Wednesday, November 5, 2008

PCFS commercial banking arm launched

Published: Wednesday November 5, 2008

Pan Caribbean Financial Services (PCFS) officially launched its commercial banking arm with five branches nationwide, targeting an existing 15,000-strong customer base.

Speaking at the launch Pan Caribbean chief executive officer Donovan Perkins said that the 25-year-old financial institution was projecting another year of $1 billion-plus profits, following the $1.2 billion recorded last year. Part of the Sagicor Group Pan Caribbean claims to be the best capitalised bank in Jamaica and pledges to improve upon the level of customer service offered by existing commercial banks.

"Banking is personal again, and you are the reason!" deputy chief executive officer Phillip Armstrong told attendees at a reception held Monday night at the Terra Nova All-Suite Hotel in St Andrew. Armstrong promised that there would be less hassle in applying for one of the new accounts and that interest would be paid daily on each dollar deposited with the bank.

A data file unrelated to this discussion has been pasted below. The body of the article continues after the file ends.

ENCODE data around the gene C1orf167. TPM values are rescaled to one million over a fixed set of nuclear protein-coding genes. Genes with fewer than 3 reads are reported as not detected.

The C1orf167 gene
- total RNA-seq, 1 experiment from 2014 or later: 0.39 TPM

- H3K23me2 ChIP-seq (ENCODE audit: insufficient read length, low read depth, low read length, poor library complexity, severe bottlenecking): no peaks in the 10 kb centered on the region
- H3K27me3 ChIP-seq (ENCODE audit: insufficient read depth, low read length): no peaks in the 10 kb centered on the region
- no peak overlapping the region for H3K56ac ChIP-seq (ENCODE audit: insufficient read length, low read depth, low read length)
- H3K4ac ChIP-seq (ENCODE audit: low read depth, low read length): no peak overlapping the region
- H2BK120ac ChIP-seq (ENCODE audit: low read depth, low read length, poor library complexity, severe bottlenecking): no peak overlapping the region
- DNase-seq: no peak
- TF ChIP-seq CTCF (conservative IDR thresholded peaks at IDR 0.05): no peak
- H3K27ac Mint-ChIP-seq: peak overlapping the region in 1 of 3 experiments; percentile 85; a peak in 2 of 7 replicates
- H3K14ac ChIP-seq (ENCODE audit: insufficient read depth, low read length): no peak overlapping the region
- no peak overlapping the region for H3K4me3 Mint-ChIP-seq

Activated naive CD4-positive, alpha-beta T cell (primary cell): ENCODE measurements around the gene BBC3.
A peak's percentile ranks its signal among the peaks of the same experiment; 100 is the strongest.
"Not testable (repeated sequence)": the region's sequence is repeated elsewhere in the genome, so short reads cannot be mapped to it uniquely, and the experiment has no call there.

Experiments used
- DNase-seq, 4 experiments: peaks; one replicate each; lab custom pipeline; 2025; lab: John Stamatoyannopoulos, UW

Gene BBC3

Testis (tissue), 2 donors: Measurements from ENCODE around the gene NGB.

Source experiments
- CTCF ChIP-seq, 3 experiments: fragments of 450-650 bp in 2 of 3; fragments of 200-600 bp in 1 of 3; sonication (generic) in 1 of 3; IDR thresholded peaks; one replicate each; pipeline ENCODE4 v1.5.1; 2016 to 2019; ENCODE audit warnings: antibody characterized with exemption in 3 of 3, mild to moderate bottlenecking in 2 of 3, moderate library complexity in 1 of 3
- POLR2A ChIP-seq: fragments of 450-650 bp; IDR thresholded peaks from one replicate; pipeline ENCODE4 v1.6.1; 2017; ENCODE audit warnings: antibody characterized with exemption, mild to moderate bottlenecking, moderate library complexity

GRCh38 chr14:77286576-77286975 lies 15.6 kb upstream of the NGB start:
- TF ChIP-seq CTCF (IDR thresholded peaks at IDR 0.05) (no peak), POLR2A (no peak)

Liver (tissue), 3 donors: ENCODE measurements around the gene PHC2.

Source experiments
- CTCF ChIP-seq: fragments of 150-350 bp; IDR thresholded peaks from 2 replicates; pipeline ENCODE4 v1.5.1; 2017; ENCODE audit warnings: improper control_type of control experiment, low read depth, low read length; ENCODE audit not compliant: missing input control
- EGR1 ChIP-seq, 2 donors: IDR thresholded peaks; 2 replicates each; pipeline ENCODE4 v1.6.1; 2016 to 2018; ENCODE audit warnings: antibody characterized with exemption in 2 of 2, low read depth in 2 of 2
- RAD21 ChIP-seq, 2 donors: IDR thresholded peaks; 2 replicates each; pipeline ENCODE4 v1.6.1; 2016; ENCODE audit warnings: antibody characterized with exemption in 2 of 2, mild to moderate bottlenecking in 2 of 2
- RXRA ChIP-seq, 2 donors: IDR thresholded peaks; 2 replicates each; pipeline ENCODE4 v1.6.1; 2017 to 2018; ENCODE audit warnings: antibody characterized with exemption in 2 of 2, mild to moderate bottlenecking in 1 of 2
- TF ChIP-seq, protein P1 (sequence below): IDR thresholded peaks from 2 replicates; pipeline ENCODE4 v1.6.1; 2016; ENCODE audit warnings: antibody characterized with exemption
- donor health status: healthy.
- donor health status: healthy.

"People are being underserved and what I do think is that there is a lack of good service and I think is where the possibility for us to exploit," he told Business Observer.

The bank has begun holding official launches this fortnight at its branches in Kingston, Ocho Rios, Mandeville, Savanna-la-mar and Montego Bay.

Amid the global financial crisis, PCFS earlier reported mixed financial results for the nine-month period ending September 2008 with 13 per cent growth in revenues to J$5.06 billion compared to last year's J$4.49 billion.

At the end of the third quarter, the group's net interest income grew by 17 per cent to J$1.45 billion, up from J$1.24 billion over the same period last year. However, its non-interest income declined by 14 per cent to J$587 million compared to J$679 million in 2007. Non-interest income comprises its trading activities in fixed income, foreign exchange and stocks, and includes asset management fees from its top-performing Sigma funds, as well as banking-related fees for transactions.

Source: Jamaica Observer

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